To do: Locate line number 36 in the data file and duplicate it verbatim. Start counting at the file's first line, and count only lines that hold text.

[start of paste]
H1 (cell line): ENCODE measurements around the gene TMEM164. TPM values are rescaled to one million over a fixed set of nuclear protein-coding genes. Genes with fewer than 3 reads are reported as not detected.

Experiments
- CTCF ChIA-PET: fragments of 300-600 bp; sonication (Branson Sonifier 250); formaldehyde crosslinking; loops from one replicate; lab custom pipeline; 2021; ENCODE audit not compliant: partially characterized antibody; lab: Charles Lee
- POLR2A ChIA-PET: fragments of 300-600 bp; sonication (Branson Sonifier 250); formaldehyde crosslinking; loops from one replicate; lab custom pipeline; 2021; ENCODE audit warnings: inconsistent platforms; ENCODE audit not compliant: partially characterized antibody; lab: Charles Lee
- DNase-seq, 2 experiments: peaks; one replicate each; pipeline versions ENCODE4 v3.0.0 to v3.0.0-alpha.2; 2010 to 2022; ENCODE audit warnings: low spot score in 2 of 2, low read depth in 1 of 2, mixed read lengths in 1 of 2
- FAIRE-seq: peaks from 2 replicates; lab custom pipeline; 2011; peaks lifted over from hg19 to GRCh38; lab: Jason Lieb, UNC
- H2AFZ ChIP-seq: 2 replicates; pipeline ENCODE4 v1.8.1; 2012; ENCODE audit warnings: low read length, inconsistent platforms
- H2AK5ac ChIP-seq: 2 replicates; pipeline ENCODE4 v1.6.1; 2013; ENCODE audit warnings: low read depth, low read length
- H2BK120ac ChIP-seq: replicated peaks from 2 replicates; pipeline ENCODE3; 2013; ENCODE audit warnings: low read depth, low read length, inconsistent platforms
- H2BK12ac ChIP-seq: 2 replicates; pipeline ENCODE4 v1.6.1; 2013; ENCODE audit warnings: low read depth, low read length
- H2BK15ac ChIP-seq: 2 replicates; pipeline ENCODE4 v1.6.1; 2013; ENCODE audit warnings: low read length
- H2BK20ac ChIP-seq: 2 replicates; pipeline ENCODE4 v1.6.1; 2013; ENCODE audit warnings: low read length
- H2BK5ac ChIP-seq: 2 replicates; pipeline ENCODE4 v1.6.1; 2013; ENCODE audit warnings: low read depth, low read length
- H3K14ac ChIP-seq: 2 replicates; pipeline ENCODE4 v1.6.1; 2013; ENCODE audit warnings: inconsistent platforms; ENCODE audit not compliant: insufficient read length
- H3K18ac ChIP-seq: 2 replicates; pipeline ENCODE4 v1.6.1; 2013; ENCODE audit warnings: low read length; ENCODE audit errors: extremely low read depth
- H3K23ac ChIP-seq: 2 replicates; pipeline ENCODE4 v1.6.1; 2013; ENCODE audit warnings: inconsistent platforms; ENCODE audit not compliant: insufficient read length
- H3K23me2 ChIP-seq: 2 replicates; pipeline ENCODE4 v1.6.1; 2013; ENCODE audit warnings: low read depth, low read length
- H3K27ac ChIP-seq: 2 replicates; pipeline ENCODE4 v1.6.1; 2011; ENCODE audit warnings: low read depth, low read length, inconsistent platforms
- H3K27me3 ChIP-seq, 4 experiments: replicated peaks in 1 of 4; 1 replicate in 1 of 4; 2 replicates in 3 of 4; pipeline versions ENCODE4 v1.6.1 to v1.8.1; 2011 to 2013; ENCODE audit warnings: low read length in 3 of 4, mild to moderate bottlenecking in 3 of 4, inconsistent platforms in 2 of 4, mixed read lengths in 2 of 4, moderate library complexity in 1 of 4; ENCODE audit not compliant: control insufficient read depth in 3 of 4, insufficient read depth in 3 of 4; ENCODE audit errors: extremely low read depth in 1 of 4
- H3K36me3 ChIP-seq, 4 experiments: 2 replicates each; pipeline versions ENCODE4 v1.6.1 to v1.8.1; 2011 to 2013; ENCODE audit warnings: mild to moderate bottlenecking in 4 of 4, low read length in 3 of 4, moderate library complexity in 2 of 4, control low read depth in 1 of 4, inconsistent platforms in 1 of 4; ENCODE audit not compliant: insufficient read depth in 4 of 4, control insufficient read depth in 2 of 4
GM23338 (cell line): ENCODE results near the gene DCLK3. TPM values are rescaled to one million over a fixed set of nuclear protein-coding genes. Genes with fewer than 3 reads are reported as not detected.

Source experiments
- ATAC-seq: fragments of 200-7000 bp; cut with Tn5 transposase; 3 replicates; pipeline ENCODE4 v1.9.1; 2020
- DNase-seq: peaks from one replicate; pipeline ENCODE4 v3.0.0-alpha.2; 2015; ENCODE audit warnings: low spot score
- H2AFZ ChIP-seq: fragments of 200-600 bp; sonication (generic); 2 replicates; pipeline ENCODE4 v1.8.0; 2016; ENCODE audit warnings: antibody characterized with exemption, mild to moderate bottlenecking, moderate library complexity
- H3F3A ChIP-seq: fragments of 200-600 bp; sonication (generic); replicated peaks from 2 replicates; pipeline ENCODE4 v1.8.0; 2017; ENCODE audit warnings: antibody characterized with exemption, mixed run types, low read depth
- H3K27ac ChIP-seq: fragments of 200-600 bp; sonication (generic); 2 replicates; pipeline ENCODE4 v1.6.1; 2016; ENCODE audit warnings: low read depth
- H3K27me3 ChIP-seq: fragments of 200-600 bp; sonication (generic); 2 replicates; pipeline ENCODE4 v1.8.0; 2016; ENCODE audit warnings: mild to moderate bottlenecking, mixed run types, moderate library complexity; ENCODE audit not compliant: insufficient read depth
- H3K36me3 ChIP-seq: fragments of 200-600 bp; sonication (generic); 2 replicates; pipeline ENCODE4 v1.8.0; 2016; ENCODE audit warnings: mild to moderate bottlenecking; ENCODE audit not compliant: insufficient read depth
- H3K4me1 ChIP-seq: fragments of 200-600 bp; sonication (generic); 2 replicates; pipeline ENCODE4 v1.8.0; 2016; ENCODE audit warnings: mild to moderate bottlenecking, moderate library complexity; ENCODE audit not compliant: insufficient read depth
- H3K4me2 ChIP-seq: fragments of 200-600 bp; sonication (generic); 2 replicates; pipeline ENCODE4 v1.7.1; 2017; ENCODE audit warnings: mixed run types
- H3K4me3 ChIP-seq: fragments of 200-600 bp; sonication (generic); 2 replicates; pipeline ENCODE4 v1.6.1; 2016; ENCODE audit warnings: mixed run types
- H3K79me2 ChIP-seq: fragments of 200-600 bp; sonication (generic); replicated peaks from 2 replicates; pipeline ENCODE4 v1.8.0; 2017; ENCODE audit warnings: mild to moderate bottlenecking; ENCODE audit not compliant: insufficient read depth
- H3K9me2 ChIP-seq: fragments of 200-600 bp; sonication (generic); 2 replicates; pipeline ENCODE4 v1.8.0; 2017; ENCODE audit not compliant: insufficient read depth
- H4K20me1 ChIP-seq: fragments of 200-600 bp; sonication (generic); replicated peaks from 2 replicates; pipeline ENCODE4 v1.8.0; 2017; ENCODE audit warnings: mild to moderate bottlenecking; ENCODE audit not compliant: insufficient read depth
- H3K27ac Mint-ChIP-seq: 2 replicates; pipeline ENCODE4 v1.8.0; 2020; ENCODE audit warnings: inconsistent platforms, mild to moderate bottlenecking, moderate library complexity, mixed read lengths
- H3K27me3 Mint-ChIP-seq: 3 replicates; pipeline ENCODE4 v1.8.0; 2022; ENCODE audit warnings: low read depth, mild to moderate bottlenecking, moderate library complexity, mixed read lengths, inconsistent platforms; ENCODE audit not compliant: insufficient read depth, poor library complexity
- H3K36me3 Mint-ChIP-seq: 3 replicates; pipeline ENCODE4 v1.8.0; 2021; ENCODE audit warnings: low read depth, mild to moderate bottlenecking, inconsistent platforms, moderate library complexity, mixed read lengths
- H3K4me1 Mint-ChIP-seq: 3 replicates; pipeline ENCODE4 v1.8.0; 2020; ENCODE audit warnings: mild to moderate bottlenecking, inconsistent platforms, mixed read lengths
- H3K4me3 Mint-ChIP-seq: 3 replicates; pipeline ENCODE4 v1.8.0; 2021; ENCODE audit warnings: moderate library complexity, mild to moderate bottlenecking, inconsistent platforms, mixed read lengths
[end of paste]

- H3K27ac Mint-ChIP-seq: 2 replicates; pipeline ENCODE4 v1.8.0; 2020; ENCODE audit warnings: inconsistent platforms, mild to moderate bottlenecking, moderate library complexity, mixed read lengths